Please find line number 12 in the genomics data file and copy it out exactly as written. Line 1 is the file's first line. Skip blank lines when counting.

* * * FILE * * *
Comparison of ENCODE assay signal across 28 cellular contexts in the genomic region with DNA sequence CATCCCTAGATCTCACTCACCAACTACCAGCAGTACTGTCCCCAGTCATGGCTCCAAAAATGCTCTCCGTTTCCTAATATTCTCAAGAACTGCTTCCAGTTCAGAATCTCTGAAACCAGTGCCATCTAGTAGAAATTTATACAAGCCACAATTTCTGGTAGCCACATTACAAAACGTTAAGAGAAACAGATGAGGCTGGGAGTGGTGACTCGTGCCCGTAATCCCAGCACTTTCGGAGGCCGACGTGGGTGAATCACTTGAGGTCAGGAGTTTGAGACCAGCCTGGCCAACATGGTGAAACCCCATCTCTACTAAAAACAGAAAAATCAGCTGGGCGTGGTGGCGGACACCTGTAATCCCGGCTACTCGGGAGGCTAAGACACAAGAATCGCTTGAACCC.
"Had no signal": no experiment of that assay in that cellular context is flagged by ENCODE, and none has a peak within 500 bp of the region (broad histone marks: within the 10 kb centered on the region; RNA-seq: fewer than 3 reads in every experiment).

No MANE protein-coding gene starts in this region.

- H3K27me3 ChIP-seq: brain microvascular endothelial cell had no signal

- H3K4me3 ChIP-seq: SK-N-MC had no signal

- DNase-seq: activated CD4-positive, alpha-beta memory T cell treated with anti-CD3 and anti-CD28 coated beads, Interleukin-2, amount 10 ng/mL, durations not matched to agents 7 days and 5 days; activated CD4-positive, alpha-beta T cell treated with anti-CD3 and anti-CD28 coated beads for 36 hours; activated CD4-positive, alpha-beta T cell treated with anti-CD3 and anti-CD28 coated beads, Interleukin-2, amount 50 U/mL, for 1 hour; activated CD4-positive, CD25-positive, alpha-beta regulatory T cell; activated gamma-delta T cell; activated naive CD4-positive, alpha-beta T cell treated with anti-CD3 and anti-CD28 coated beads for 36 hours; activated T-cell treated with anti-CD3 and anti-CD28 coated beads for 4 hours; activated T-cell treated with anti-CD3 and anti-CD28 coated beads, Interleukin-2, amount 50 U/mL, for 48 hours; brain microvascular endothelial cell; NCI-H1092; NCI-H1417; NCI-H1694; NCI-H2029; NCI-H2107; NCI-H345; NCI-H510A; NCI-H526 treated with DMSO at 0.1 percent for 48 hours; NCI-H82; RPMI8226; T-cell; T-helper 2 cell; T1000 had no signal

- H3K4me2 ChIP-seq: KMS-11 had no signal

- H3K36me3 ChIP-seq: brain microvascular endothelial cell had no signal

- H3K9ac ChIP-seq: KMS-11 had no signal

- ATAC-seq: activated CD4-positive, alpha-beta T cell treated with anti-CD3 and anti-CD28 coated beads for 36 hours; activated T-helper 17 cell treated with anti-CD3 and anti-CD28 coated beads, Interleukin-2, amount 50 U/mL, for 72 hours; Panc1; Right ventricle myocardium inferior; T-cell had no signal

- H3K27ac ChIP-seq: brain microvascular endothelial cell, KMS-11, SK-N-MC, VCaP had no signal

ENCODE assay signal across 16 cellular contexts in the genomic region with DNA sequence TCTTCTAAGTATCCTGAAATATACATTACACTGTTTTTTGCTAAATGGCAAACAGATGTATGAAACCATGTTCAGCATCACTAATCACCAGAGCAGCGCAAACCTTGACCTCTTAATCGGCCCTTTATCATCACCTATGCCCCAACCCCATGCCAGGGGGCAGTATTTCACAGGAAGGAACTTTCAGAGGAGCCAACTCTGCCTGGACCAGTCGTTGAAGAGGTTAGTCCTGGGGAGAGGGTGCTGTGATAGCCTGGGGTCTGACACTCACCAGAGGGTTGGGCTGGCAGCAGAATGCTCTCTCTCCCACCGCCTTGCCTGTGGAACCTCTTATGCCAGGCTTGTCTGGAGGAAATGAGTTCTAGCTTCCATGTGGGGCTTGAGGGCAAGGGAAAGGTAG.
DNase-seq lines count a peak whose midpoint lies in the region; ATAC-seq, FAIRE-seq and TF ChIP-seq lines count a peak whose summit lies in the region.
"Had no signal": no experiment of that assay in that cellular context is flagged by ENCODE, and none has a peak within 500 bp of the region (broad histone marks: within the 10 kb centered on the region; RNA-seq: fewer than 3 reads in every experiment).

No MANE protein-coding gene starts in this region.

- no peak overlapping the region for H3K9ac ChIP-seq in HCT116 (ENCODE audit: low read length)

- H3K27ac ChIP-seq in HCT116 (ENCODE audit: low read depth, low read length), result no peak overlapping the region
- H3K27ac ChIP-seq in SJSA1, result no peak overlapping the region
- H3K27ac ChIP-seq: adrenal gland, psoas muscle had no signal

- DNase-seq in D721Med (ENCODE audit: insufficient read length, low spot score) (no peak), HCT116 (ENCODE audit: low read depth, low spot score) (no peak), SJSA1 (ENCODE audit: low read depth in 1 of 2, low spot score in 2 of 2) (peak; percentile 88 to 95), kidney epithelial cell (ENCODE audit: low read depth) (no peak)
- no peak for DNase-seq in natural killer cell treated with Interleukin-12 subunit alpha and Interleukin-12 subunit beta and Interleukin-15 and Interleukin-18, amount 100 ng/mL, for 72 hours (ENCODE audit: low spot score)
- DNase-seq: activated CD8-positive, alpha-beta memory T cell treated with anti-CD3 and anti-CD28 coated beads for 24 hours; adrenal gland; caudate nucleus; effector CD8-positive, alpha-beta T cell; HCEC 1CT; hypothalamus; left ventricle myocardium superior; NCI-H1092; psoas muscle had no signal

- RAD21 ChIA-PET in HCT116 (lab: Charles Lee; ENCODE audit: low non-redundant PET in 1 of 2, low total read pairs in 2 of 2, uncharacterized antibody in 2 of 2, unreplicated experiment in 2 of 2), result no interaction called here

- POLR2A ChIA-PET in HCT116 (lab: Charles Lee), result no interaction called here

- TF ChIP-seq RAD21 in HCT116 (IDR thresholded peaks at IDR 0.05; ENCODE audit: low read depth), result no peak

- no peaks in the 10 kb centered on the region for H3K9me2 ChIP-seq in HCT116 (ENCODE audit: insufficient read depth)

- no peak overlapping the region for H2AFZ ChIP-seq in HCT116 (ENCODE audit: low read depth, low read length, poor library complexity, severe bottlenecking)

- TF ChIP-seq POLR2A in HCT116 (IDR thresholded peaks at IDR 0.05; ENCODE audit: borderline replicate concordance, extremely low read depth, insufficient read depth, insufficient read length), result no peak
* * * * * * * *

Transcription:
ENCODE assay signal across 16 cellular contexts in the genomic region with DNA sequence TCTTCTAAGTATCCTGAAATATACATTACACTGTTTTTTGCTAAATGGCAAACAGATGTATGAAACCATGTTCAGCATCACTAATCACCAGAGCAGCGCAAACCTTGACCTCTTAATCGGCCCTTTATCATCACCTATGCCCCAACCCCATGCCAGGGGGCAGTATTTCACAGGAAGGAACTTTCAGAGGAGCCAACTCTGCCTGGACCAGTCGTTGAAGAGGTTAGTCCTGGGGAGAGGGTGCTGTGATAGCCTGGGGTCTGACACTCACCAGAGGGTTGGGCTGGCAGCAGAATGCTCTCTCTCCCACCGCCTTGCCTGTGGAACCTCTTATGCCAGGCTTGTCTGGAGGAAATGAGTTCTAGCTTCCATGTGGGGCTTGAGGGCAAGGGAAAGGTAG.